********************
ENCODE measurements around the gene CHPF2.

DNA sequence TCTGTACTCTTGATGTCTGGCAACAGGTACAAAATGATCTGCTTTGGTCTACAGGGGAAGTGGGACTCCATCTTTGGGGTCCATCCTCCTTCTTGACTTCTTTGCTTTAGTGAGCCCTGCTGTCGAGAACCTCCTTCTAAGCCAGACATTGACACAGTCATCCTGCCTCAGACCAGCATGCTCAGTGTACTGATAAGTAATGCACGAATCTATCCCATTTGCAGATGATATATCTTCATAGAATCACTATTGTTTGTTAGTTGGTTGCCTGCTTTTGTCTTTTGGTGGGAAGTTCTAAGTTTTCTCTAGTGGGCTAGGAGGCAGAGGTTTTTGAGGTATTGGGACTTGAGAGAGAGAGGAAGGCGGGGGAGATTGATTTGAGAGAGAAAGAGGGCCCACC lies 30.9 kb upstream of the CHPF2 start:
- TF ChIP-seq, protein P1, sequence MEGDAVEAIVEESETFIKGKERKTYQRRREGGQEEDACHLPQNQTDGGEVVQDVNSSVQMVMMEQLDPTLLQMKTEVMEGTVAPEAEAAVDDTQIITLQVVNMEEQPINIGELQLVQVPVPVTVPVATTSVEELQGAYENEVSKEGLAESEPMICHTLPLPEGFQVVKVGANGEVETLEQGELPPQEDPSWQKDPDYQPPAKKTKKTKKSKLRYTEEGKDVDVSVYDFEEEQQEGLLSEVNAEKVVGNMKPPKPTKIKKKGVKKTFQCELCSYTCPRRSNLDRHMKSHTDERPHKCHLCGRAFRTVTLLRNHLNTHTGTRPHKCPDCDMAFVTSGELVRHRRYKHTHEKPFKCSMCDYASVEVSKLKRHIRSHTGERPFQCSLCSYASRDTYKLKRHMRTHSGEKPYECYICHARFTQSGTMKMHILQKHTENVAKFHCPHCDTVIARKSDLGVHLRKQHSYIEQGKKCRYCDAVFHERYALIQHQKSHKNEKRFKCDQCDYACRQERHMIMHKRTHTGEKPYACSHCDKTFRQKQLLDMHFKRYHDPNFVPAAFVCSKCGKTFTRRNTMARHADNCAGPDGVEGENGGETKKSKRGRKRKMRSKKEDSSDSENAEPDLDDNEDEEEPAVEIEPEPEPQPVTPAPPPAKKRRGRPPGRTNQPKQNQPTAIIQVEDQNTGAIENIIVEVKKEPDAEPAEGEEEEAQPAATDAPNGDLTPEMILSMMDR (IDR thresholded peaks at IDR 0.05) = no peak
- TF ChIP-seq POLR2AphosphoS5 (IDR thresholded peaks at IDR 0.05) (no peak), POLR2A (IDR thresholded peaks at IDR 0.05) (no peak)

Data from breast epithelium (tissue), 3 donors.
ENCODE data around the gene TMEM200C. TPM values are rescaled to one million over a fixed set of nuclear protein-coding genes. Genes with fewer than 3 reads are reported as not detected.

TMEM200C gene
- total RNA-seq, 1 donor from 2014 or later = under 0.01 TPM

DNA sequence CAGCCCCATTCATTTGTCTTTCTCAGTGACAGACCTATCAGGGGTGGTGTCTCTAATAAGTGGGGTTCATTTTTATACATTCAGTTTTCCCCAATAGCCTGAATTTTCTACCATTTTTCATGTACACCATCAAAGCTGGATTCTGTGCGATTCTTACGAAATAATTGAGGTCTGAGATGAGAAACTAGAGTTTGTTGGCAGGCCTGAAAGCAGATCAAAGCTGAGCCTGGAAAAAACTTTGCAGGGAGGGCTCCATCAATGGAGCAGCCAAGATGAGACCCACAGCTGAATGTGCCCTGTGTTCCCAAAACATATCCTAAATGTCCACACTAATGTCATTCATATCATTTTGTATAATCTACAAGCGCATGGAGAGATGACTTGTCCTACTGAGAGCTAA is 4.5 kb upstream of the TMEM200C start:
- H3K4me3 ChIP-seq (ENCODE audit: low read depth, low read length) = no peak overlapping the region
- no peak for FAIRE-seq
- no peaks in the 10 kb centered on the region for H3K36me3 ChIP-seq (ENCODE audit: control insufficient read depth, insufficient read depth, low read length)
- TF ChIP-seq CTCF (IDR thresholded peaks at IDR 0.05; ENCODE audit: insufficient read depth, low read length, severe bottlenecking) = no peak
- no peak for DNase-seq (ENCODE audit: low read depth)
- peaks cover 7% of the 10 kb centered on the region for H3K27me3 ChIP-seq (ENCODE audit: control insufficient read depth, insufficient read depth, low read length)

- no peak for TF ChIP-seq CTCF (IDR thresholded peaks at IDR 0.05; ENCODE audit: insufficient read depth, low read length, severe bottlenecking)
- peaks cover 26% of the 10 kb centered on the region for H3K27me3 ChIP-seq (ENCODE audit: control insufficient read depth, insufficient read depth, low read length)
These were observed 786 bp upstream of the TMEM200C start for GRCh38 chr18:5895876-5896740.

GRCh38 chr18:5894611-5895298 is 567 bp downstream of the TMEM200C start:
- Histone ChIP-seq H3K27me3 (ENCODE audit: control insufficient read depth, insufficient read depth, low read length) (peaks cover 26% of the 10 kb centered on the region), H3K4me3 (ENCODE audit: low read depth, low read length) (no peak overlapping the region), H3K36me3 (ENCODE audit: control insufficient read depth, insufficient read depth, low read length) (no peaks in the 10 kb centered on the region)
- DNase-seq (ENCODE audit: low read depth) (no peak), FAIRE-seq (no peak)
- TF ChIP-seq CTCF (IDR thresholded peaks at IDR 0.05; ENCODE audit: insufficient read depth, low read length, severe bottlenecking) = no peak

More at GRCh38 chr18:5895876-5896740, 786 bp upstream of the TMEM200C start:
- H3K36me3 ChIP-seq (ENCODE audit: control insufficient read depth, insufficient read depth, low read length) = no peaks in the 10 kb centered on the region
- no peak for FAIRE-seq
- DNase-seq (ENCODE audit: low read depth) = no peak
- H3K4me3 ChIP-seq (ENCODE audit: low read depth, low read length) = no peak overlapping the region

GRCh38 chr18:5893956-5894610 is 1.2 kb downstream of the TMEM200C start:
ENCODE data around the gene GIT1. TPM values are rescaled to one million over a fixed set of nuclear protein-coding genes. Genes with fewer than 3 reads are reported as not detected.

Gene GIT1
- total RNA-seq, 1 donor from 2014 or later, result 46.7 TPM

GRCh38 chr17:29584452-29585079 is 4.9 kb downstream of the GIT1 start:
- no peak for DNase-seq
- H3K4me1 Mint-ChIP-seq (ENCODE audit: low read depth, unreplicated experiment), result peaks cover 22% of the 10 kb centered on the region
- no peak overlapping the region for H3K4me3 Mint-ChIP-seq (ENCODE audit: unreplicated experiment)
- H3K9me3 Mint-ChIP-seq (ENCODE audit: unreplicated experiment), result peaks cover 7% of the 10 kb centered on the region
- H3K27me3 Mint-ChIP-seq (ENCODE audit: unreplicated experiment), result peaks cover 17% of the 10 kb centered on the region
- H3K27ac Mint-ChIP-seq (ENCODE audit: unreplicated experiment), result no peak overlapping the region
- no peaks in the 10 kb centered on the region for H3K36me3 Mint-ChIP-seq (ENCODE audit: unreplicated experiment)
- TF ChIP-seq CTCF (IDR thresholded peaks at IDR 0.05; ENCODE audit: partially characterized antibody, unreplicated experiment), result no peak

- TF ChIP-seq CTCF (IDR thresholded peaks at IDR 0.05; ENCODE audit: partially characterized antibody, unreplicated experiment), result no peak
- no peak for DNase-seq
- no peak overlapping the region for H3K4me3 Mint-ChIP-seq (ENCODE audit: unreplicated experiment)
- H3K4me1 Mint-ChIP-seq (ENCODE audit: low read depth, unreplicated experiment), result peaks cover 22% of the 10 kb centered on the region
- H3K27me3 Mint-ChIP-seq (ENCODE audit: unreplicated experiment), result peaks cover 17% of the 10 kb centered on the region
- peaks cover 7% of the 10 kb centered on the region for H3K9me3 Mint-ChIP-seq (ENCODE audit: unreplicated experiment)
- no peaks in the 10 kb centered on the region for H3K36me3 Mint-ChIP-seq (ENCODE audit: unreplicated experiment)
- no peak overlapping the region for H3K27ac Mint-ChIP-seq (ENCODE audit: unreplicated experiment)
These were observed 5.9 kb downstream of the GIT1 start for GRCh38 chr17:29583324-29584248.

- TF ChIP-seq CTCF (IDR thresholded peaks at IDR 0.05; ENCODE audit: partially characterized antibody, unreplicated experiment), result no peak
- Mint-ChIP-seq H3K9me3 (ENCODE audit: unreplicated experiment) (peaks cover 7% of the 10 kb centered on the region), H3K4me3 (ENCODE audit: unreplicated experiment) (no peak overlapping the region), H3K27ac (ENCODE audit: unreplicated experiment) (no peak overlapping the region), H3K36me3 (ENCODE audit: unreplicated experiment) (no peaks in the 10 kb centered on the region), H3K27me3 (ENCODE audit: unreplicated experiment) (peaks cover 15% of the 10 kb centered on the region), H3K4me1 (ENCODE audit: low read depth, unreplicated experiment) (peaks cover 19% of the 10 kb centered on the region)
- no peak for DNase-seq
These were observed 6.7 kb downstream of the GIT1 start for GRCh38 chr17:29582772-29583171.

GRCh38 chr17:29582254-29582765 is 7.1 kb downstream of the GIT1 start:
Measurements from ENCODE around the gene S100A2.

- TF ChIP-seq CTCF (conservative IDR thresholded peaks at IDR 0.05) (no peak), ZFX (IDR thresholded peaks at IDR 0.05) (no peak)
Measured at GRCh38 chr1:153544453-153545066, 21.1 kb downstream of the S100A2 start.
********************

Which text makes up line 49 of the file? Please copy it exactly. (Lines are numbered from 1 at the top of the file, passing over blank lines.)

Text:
These were observed 5.9 kb downstream of the GIT1 start for GRCh38 chr17:29583324-29584248.